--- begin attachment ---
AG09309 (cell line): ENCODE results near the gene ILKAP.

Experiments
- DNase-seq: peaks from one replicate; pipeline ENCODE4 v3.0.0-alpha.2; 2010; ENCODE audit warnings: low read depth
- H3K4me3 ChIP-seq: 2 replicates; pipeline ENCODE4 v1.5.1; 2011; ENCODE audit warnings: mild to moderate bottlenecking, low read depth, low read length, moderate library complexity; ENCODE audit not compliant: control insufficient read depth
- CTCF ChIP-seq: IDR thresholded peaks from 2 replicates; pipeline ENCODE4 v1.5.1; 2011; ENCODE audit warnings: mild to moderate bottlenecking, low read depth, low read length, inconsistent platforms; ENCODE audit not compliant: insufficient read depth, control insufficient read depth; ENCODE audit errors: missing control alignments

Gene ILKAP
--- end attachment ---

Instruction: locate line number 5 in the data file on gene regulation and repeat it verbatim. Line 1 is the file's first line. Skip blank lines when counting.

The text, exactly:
- CTCF ChIP-seq: IDR thresholded peaks from 2 replicates; pipeline ENCODE4 v1.5.1; 2011; ENCODE audit warnings: mild to moderate bottlenecking, low read depth, low read length, inconsistent platforms; ENCODE audit not compliant: insufficient read depth, control insufficient read depth; ENCODE audit errors: missing control alignments